Looking at the two media I had originally thought would be my most successful, I was frustrated with the inability to create solid, sharp edges.  The shading of both was brilliant as I could blend them really well (the soft pastels much better than the oil pastels), but I loved the warmth the soft pastels gave off.  The whole picture just looked cosy and inviting (if slightly distorted in the piece) – precisely how I feel when I think of my home.  I decided this was the winner by far.

I carried out my inverted piece and was rather pleased with the end result.  I don’t think it was immediately obvious that it was a lamp – in fact, I even posted the picture in a group on social media and received a comment from someone believing the piece to be a glass!  I found this rather comical – I could have been upset or offended etc, but I actually thought it quite amusing and intriguing that someone had seen something in my piece that I had not intended to be there or even seen myself.  It gave me a brief insight into just how differently people interpret artwork.  I was, however, slightly disappointed in the final outcome due to having, ironically, an inverted issue with not being able to get the intensity I desired, this time in white.  I loved the blending of the colours and did this using my fingers to really get into the piece.  I think perhaps I could have used fixative and then built the deepest white areas up layer by layer to intensify their vibrancy.

I looked at the exercise again and saw there was a requirement to use two or more objects, so decided to create another piece.  I wanted to work quickly on this piece and without too much restriction on myself – I have seen this whole process so far as just quick, rough experiments as opposed to official, structured drawings.  I have been more concerned with the process than the end result.  I chose three light coloured items: a food dish, a tissue and a candle and placed them on my kitchen worktop.  The lighting was poor in the surrounding vicinity due to it being night-time and the only lighting was high above.  My kitchen worktop, however, had spotlights just underneath the overhead cupboards, so I thought this would work much better in casting shadows, if only from an angle I was not so accustomed to.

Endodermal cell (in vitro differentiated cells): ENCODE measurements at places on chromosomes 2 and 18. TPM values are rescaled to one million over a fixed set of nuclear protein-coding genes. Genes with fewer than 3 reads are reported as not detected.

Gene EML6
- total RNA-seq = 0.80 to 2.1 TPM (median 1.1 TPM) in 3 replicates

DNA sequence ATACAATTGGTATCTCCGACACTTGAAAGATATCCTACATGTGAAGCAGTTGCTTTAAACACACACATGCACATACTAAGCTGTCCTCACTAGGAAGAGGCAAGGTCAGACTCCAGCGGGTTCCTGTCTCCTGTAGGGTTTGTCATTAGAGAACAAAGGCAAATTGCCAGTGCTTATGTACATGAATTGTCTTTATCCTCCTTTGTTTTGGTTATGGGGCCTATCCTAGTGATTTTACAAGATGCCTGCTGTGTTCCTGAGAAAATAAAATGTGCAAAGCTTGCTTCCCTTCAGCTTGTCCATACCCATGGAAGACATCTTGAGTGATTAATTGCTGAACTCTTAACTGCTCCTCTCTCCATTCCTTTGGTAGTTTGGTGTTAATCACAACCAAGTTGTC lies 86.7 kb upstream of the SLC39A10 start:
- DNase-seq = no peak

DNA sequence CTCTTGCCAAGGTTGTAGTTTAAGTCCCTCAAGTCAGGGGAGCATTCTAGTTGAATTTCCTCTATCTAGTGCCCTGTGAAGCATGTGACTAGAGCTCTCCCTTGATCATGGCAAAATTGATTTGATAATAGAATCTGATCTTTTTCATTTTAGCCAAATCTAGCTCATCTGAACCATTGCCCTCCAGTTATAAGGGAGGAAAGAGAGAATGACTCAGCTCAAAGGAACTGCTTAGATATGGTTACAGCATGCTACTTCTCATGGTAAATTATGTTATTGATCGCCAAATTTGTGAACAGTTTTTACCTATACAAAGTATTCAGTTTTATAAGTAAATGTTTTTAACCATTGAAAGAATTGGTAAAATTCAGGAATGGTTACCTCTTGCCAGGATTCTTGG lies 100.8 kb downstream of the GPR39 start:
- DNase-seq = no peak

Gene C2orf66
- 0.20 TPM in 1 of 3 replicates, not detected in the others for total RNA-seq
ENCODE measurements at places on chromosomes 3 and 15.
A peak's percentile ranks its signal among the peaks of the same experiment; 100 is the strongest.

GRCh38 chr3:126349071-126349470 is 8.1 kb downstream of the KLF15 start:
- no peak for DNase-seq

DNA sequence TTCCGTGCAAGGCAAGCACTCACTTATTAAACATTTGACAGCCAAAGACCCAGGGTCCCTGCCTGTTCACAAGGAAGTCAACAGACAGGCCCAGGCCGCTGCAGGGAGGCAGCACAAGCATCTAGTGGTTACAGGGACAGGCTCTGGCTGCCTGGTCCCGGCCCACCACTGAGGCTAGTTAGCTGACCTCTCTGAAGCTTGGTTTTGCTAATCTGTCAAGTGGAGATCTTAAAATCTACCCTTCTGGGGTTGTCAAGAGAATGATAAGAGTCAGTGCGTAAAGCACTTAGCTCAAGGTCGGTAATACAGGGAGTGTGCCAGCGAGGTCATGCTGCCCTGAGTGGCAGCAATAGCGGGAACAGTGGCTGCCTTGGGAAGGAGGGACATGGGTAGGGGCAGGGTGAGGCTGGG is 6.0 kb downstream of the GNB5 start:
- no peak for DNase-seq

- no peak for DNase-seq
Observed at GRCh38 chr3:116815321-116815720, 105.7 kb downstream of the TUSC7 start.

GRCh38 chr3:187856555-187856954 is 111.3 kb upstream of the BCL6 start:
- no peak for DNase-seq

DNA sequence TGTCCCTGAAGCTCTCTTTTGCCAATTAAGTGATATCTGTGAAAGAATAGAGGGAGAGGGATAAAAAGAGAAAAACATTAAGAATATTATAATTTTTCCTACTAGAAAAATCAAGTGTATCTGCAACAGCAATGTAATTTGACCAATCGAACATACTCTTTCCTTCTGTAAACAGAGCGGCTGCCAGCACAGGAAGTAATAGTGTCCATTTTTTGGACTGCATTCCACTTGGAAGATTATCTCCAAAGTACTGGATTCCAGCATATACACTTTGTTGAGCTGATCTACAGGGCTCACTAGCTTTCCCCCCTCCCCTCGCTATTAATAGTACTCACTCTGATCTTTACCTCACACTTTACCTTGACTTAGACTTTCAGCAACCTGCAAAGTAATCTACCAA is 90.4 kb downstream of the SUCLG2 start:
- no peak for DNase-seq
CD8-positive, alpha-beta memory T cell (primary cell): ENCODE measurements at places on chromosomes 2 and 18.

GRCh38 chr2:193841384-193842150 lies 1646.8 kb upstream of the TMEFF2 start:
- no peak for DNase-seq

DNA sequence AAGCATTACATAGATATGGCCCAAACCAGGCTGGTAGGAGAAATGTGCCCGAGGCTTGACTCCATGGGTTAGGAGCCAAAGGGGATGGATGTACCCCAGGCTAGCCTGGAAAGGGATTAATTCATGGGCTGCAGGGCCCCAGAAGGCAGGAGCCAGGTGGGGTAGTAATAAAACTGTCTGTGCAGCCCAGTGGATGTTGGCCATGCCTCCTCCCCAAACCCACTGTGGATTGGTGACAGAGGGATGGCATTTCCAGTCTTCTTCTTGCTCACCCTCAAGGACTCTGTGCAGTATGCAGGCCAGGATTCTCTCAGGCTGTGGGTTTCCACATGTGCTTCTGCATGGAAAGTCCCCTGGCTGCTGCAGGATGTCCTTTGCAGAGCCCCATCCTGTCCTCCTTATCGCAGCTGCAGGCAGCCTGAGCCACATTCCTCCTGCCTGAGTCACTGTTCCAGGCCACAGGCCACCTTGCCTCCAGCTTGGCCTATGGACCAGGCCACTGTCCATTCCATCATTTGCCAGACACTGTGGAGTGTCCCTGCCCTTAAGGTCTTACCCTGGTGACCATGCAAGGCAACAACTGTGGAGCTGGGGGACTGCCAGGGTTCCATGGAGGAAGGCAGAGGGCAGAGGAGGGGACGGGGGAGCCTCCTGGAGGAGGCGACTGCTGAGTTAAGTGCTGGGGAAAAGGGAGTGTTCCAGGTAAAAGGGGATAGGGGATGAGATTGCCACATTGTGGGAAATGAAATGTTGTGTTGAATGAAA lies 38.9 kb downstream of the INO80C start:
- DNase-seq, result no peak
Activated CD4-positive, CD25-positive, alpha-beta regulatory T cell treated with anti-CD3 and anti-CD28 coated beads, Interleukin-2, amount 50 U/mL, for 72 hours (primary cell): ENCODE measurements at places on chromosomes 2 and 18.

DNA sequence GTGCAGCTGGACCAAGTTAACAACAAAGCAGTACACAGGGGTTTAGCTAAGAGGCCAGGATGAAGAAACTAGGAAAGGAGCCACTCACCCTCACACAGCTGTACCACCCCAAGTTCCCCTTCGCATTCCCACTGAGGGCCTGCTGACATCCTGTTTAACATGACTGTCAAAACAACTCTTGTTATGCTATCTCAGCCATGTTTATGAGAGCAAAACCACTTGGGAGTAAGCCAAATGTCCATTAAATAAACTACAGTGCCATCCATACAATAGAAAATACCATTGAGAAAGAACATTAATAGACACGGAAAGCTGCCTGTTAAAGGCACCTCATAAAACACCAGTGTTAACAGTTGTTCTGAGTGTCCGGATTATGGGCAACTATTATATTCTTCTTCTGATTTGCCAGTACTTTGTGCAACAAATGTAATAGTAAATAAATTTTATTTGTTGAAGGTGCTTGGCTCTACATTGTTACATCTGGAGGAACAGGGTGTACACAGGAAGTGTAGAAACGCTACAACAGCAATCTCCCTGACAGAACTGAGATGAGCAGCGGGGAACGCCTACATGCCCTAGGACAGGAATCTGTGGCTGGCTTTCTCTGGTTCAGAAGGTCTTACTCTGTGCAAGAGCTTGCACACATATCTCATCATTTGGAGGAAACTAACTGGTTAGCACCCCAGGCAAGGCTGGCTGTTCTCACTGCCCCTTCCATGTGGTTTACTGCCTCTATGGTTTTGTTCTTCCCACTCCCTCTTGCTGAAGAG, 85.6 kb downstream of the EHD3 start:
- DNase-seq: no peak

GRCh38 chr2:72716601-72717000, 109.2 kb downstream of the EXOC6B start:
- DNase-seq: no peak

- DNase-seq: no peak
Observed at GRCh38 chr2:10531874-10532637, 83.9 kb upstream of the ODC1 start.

I had a play on an A2 sheet with willow charcoal and, due to the warmth and ambience of the night-time around me, decided to smudge the edging of the piece.  I chose to do this after seeing the result of my earlier piece of the lamp’s glow and the warmth that held. 

Besides a few issues with the structure of the objects, I was actually rather pleased with the final result as I think I caught the shading rather well.  I had a comment as to the kitchen tiles and that they were rather obvious in their description.  I noticed when looking back at the end that the shape of the square bowl could have been much better laid out and made to look much more realistic with some more lighter and darker areas due to the reflective surface which, again, I think is a result of not measuring or taking time and care in the planning of the piece. I also think there is a large element of ‘practice makes perfect’!

Overall, I really enjoyed the process of not so much drawing the piece, but drawing it through the block colours and shading and just adding the finer details of the outline in the end.  I will definitely use this again further on in my journey as I have always generally drawn first, added detail and then added shade and light, but actually found it rather refreshing to reverse my methods.  Even though my initial piece was misconstrued by a member of the public, I won’t see this as too much of a mistake but more a learning curve of perhaps asking myself how I can try and portray the piece more realistically and tell the viewer what its actual purpose is clearer, or to even work on enhancing the lack of instant recognisability dependent upon the piece I am creating and the purpose it is to fulfil.

Project 1: Exercise 2: Experimenting with Texture

Texture

For this exercise, I began by looking around my home, workplace and pretty much every place I visited. I began the exercise by wiping some water across a page in my sketchbook in a swirling motion and dropped ink on top of it. I was surprised to see that the ink seemed to find the water and almost infect it – taking control of the water and merging together with it. Parts of this reminded me of the dense, heavy weight of petrol, whilst others (where the ink and water were quite light in their tone) reminded me of a soft and delicate velvet.